By the end of 2003 we had spent a number of years exhibiting Barn Engines(Stationary Engines) at various rallys, staying in a caravan over the weekend. By then, the kids were into their teens and after a couple of trips around the rally field my daughter and wife’s interest was exhausted.

We never really made good use of the caravan so we decided to sell it and add the funds towards something else.

I had always enjoyed the classic vehicle displays, and so decided to look for a suitable vehicle. Storage issues dictated the requirement for a car or something of a similar size


A car would allow for day trips, require very little preparation on the day, and more importantly removing the long boring weekend in the process.

I hoped to find something "different" from the usual MG’s, Austins etc, and came across an advert for a 1950’s Daimler Conquest for sale at Matthewsons (star of the "Bangers ans Cash" TV show) in Thornton-Le-Dale, N.Yorks.

After arranging to view it over the phone, we took a trip up there. Derek took us on a tour of his museum, and around the classics for sale.

Viewing the Daimler did not give any enthusiasm, so continued to walk around while mulling it over.


Moving through the rear storage area my wife noticed an interestingly shaped covered vehicle with a small patch of “nice blue” colour showing...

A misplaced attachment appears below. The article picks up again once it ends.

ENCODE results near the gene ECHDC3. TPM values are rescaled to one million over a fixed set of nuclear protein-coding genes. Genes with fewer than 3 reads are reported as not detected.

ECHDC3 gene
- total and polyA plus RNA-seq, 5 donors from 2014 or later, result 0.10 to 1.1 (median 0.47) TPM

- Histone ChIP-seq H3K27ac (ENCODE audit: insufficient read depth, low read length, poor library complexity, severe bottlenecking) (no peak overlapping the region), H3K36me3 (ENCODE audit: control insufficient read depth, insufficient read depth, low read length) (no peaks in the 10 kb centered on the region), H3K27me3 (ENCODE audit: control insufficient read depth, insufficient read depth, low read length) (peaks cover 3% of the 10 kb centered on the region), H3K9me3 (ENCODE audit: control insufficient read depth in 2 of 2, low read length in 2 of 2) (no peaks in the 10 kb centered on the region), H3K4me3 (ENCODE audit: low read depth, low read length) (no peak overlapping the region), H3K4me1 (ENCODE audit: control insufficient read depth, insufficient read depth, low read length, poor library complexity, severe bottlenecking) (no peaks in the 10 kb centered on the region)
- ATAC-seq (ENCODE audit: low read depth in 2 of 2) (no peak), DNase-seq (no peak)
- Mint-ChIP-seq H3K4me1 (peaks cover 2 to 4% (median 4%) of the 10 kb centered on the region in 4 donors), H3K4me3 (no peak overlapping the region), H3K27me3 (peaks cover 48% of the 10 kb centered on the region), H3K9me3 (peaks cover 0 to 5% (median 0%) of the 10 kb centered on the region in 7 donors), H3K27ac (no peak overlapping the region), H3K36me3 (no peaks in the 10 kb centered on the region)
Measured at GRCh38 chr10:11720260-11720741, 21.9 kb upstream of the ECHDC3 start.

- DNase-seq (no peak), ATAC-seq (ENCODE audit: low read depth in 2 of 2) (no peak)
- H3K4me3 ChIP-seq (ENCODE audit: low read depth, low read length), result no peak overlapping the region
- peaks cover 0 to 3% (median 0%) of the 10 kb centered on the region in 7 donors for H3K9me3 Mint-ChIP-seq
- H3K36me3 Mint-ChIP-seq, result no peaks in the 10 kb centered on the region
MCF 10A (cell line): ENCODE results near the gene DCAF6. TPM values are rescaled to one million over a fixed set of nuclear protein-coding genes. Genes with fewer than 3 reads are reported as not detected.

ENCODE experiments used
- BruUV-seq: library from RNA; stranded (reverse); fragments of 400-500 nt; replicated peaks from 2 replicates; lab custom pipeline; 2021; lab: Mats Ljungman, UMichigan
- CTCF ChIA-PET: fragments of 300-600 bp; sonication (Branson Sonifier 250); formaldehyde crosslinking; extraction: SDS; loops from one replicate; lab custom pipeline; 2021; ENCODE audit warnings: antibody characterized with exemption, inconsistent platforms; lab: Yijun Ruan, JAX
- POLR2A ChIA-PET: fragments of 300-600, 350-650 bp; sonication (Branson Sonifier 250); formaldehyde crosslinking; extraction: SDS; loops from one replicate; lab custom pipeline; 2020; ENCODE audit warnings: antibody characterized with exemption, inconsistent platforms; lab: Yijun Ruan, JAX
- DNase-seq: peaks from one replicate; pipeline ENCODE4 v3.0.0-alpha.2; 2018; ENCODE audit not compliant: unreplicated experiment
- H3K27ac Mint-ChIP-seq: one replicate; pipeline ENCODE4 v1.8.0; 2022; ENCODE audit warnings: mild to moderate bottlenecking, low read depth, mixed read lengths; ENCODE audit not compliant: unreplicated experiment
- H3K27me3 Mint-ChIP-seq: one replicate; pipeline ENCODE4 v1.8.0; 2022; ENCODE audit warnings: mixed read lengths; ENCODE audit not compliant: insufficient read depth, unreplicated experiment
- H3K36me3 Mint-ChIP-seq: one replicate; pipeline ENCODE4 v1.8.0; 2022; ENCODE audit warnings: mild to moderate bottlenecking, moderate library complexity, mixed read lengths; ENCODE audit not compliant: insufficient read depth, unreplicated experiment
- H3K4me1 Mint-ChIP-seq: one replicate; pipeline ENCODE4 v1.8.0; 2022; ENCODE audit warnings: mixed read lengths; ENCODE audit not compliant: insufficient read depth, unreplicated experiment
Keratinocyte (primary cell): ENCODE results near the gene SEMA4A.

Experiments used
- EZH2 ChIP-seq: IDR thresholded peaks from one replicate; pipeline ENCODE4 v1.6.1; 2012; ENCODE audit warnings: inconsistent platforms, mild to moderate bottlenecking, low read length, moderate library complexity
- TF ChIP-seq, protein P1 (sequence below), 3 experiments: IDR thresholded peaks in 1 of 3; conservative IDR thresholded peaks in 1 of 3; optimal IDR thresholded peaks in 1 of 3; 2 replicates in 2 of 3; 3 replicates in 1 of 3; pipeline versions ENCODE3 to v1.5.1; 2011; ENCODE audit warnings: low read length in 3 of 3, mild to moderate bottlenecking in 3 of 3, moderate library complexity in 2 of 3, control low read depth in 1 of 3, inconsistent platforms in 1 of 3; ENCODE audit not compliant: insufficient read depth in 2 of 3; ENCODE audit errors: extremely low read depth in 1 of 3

On asking, Derek uncovered it and revealed the Taunus.


Derek told us the story of the Taunus:

It was brought from South Africa on retirement by some Ex-pats who lived and worked out there for a good few years, but the upkeep and driving it became difficult as they got older, so they sold it.

As it was first registered in April 1998 in UK so the story may not be far off. We took a test ride with Derek driving and fuel gauge registering just on the red, “Enough for a good few miles yet” says Derek... Famous last words.

About half way the test drive, we went up a short hill on the country lane and the engine spluttered to a stop - just coughing a couple of times on attempting to restart.

It would appear that the fuel gauge was not as accurate as he thought and as we went up the hill all the fuel went to the back of the tank, below the pickup pipe. One of Derek's sons turned up with some petrol and we were back on our way.

Despite this, and with an assurance it would all be checked over and sorted, we agreed to buy it.


Before moving onto the paperwork, Derek asked where it was to be stored. When I told him it would be on a driveway, Derek was not impressed...

As it was such an unusual car in UK, and in such original condition, he considered that it was in too good to sit outside unprotected. Derek mentioned that he was considering putting it in his museum, in the place of a "from the factory" fresh mid 60’s Hillman Imp.

On assuring him I was having a custom made "Perambulator Cover" (a ribbed structure, which pulls over at the front, like a pram hood, and stands the cover off the car for circulation), he was happy.

Derek delivered it to Sheffield about a week later, in February 2004, on his transporter, asking for first refusal if I ever sold it.


So, what did we end up with?


She's a 1968 Ford Taunus 20M P7a fitted with a 2300cc V6 engine. On delivery to us it had 51,000 miles on the clock, which has crept up to just over 60,000 in our ownership.